Regarding your article "Taming Wild Mushrooms," by Russ Parsons (Food, Jan. 14): To my delight more area restaurants are serving wild mushrooms and in increasingly interesting ways. No longer are we confronted with only the commercial button mushroom ( Agaricus bisporus )--we are seeing oyster mushrooms, chanterelles, boletes, morels and even the much-prized truffle appear on restaurant menus.
However, many restaurants are listing these gems of the earth only as "wild mushrooms" with no thought of a proper identification. While there are a few restaurants that take time to learn about what mushrooms they are about to recommend (Michael's in Santa Monica, for one), most do not. Imagine, for example, being handed a menu that lists "fresh fish," and when you ask what fish it is, you are offhandedly told, "It's from the ocean," but not whether it's shark or salmon.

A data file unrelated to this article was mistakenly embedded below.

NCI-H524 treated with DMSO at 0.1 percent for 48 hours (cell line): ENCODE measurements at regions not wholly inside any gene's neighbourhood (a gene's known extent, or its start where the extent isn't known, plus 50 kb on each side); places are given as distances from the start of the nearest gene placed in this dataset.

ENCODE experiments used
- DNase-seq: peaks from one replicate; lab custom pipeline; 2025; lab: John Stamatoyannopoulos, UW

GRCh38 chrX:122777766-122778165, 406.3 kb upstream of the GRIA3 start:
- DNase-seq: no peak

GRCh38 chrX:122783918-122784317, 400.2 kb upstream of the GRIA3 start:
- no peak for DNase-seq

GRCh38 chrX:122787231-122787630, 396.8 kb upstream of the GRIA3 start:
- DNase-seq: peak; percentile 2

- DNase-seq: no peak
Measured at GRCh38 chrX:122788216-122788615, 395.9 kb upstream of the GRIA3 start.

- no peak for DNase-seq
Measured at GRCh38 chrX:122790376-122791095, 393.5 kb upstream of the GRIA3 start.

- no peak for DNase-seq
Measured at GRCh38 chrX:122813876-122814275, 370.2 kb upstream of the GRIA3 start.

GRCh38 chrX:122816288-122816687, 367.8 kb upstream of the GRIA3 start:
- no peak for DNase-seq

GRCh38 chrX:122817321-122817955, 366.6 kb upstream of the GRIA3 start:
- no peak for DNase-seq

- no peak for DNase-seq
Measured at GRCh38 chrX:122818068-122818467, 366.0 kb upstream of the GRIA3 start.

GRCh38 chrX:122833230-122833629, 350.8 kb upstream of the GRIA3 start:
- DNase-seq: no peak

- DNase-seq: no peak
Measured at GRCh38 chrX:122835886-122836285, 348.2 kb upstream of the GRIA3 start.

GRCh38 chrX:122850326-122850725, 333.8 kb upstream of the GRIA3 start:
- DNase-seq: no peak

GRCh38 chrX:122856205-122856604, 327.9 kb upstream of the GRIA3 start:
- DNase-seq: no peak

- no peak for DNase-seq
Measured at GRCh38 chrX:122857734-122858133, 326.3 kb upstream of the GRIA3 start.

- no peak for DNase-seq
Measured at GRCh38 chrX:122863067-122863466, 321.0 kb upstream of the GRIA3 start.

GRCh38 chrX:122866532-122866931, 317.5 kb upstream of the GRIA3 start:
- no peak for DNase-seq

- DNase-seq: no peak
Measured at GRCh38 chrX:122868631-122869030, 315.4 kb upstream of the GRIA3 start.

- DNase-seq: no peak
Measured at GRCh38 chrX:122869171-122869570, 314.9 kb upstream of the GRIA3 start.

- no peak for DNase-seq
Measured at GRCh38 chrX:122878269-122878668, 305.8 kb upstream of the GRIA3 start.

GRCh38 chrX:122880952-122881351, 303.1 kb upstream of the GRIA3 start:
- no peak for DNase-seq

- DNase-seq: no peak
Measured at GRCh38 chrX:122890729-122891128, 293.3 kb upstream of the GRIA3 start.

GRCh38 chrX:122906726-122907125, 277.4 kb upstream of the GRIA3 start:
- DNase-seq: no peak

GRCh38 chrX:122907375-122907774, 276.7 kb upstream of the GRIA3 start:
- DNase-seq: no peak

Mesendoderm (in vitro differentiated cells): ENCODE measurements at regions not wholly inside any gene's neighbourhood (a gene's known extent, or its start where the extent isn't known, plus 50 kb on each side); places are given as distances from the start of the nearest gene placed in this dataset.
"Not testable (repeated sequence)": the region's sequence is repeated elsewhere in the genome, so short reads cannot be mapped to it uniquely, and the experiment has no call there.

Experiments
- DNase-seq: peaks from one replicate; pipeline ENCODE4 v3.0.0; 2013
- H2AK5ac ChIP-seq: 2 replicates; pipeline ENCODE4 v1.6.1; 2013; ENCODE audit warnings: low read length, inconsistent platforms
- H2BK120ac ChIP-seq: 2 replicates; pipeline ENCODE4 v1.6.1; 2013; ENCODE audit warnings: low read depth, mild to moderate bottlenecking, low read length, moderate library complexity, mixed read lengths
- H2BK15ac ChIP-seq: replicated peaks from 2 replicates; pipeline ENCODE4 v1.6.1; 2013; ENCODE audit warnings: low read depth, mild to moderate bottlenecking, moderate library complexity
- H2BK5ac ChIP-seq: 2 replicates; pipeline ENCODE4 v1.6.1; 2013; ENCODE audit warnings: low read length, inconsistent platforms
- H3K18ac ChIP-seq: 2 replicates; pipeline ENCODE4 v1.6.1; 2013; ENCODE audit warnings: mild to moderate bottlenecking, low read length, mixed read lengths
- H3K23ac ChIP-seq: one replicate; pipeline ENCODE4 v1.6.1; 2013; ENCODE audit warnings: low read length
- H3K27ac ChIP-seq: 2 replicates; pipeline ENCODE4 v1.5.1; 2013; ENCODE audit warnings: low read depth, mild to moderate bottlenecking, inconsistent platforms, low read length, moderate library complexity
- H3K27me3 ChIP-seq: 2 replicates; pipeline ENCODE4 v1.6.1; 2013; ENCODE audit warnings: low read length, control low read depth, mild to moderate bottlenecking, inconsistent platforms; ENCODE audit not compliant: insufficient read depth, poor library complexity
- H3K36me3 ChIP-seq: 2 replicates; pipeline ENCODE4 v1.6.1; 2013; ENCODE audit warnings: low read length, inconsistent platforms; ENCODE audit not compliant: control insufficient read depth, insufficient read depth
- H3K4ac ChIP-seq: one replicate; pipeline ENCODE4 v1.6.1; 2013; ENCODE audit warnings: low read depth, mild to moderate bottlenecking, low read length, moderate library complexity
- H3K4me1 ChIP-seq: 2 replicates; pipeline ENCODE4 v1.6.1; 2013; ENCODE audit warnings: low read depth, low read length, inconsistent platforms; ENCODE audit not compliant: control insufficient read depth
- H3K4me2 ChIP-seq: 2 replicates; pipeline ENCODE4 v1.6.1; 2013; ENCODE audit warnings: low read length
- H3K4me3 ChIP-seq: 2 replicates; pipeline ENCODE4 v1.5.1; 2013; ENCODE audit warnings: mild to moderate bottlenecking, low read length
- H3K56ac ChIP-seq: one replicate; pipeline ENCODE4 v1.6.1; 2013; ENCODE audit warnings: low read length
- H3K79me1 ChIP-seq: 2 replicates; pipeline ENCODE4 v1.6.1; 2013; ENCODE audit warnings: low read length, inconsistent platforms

Recently, I went to a Polish restaurant that features wild mushrooms. I was looking forward to this as Poland is a large consumer of wild mushrooms and I figured that there I would find an authentic mushroom dining experience. Much to my surprise, when I asked what mushrooms were being served, I was told that they were "from the forest." When I persisted, I was told that they were wild and I probably wouldn't know them. Now, as an avid mycophagist and as a past president of the Los Angeles Mycological Society, I felt challenged, but not wanting to disrupt an anniversary dinner I simply ordered an entree that featured "wild mushrooms." When my dish arrived, I saw no wild mushrooms at all--only commercial button mushrooms. I checked the plates of the others in my party and noted that even though they also had ordered dishes with wild mushrooms, none existed. I guess you could say that the moral of this is know thy morel.
DONALD A. FEINSTEIN